Absimilation (Assimilation In Reverse)─ A Warning
British newspaper commentary on the invading mobs at Calais has mostly been hopeless. The Brits are completely sunk in ethnomasochism.
The Guardian, favorite daily newspaper of the educated Brit middle classes, yesterday ran a long article gushing approval of “activists” in seven European countries (Germany, Spain, Hungary, Italy, Greece, Britain, France) working to help the invaders and to foil government efforts — feeble as they are — to enforce immigration law.
In an unassuming old shop on the corner of a street near the Scottish Home Office, the Unity centre has been fighting for several years to protect refugees and asylum seekers who have made their home in Glasgow.
Asylum seekers come in and report to Unity before signing in at the Home Office building nearby. If they are detained during their visit to the Home Office, activists can swing into action to try and get them released. It’s a system that has helped hundreds stay in Scotland since asylum seekers started arriving in Glasgow at the end of the 1990s. [Give me your tired, your poor … the Europeans embracing migrants by Maryline Beaumard; Guardian, August 3rd 2015. For those with strong stomachs the news story includes a video clip with a multicultural rendering of The Bonnie Banks o’ Loch Lomond.]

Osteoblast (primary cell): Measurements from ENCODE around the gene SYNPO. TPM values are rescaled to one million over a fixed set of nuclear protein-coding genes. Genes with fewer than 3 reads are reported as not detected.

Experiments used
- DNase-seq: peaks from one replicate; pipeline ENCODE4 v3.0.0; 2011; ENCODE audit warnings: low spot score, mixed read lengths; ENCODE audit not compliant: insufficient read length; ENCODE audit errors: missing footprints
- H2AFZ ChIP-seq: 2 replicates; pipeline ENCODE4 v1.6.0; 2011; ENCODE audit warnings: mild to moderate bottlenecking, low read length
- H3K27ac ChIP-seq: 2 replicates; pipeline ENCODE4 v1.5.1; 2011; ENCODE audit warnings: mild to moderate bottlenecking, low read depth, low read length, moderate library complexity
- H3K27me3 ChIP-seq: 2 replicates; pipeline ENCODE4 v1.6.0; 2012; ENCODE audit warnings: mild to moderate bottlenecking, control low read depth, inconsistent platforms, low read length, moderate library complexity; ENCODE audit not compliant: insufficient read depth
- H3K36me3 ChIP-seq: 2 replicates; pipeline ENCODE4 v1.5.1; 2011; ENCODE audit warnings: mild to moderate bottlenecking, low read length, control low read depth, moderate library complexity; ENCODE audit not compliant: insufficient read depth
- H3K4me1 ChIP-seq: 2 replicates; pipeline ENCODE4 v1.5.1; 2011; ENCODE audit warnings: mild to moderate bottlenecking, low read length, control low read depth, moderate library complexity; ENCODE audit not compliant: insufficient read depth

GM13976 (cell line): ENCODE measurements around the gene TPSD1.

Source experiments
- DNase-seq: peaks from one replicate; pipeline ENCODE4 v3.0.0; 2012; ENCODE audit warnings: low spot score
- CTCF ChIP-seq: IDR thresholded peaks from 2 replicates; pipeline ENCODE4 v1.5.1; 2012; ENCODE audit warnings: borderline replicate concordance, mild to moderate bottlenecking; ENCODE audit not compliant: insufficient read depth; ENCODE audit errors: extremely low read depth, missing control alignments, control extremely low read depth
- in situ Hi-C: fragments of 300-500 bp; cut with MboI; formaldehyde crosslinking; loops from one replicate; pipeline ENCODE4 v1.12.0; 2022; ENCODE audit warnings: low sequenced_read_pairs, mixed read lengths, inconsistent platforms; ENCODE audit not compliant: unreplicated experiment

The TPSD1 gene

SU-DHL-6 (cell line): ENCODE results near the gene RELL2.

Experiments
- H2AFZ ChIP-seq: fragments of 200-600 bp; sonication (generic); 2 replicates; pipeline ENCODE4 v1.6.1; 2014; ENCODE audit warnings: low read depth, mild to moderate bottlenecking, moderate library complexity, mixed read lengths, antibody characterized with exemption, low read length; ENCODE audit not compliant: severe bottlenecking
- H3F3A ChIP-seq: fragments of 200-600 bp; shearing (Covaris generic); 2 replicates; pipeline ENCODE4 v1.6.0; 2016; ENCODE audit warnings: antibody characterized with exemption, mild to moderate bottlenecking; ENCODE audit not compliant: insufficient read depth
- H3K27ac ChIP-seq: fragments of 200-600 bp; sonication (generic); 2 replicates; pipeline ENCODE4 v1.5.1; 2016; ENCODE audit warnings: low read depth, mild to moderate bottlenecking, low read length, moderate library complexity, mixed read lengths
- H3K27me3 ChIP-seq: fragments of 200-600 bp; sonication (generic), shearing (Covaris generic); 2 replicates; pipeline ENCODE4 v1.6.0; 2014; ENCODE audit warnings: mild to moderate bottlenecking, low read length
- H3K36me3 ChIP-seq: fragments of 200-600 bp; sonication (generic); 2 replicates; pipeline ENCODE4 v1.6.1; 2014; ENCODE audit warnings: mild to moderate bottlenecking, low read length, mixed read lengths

There are still some glimmers of sense among the Brit commentariat, though. In today’s Daily Telegraph, Colin Freeman seems to have grasped a key point.
Nor will any sense of how lucky their are to get into Europe necessarily be passed on to their offspring, as I saw while covering riots on run-down migrant-dominated housing estates in Sweden two years ago. Sweden is one of the few European countries that still gives asylum seekers refuge in large numbers, which made the riots all the more baffling to the average liberal-minded Swede.
An explanation was provided by a young Iraqi called Rami al-Khamisi, whose family had fled Saddam Hussein’s Iraq, travelling first overland and then across the Baltic in a people-smuggling boat. An old man who died on board was cast into the sea because his corpse smelt too much. But that, Rami said, was his only real recollection of the grim life his parents were fleeing.. “They (our parents) compare it to Baghdad or Somalia,” he said. “But we younger immigrants only really know Sweden, and we just compare our situation to the one around us.”
By that criteria, though, Britain should not perhaps be surprised if new generations of migrants do not remain perennially grateful, or even embrace causes like radical Islam, which allows followers in the West to blame their problems on the secular society around them. Among the youngsters now waiting in the lobby at Milan Central and the camps at Calais, there may well be many promising scholarship boys and head girls in the making. The question, perhaps, is how many drop-outs there will be too. [The young migrants at Calais are the lucky ones – the question is whether they’ll remember that , by Colin Freeman, Daily Telegraph, August 4th 2015.]
I am sorry that neither Freeman nor his Daily Telegraph editors belong to that dwindling band of English-speakers who know that “criteria” is a plural noun, but I’m glad to see absimilation — even if only the concept, not the word — get an airing.